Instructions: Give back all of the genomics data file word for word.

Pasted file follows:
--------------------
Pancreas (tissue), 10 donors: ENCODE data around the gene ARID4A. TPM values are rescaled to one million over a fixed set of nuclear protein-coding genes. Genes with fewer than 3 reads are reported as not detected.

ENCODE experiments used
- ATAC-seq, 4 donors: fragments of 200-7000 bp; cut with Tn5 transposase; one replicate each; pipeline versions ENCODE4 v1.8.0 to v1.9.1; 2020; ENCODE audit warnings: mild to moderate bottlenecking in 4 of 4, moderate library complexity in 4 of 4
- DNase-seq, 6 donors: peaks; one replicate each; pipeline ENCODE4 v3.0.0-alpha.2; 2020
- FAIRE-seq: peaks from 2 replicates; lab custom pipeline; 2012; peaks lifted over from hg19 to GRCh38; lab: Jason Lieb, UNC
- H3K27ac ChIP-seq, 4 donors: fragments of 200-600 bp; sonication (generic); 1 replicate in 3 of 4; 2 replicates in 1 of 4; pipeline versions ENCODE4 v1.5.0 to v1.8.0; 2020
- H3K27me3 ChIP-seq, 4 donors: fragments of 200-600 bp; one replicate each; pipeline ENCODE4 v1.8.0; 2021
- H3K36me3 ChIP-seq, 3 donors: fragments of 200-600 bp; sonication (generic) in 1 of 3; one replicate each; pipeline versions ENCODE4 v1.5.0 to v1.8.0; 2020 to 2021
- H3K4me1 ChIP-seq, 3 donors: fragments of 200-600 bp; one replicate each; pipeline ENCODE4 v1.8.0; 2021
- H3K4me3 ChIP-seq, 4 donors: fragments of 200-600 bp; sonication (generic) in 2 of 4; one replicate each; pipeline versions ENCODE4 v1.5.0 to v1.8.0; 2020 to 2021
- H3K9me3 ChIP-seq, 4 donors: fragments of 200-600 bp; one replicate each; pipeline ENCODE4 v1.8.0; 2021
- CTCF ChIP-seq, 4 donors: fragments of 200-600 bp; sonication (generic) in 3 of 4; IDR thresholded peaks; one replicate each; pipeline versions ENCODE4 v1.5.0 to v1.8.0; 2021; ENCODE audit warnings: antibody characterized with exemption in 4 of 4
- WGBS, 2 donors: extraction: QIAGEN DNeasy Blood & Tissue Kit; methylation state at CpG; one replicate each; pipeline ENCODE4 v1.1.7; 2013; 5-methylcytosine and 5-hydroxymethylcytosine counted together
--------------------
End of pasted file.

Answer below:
Pancreas (tissue), 10 donors: ENCODE data around the gene ARID4A. TPM values are rescaled to one million over a fixed set of nuclear protein-coding genes. Genes with fewer than 3 reads are reported as not detected.

ENCODE experiments used
- ATAC-seq, 4 donors: fragments of 200-7000 bp; cut with Tn5 transposase; one replicate each; pipeline versions ENCODE4 v1.8.0 to v1.9.1; 2020; ENCODE audit warnings: mild to moderate bottlenecking in 4 of 4, moderate library complexity in 4 of 4
- DNase-seq, 6 donors: peaks; one replicate each; pipeline ENCODE4 v3.0.0-alpha.2; 2020
- FAIRE-seq: peaks from 2 replicates; lab custom pipeline; 2012; peaks lifted over from hg19 to GRCh38; lab: Jason Lieb, UNC
- H3K27ac ChIP-seq, 4 donors: fragments of 200-600 bp; sonication (generic); 1 replicate in 3 of 4; 2 replicates in 1 of 4; pipeline versions ENCODE4 v1.5.0 to v1.8.0; 2020
- H3K27me3 ChIP-seq, 4 donors: fragments of 200-600 bp; one replicate each; pipeline ENCODE4 v1.8.0; 2021
- H3K36me3 ChIP-seq, 3 donors: fragments of 200-600 bp; sonication (generic) in 1 of 3; one replicate each; pipeline versions ENCODE4 v1.5.0 to v1.8.0; 2020 to 2021
- H3K4me1 ChIP-seq, 3 donors: fragments of 200-600 bp; one replicate each; pipeline ENCODE4 v1.8.0; 2021
- H3K4me3 ChIP-seq, 4 donors: fragments of 200-600 bp; sonication (generic) in 2 of 4; one replicate each; pipeline versions ENCODE4 v1.5.0 to v1.8.0; 2020 to 2021
- H3K9me3 ChIP-seq, 4 donors: fragments of 200-600 bp; one replicate each; pipeline ENCODE4 v1.8.0; 2021
- CTCF ChIP-seq, 4 donors: fragments of 200-600 bp; sonication (generic) in 3 of 4; IDR thresholded peaks; one replicate each; pipeline versions ENCODE4 v1.5.0 to v1.8.0; 2021; ENCODE audit warnings: antibody characterized with exemption in 4 of 4
- WGBS, 2 donors: extraction: QIAGEN DNeasy Blood & Tissue Kit; methylation state at CpG; one replicate each; pipeline ENCODE4 v1.1.7; 2013; 5-methylcytosine and 5-hydroxymethylcytosine counted together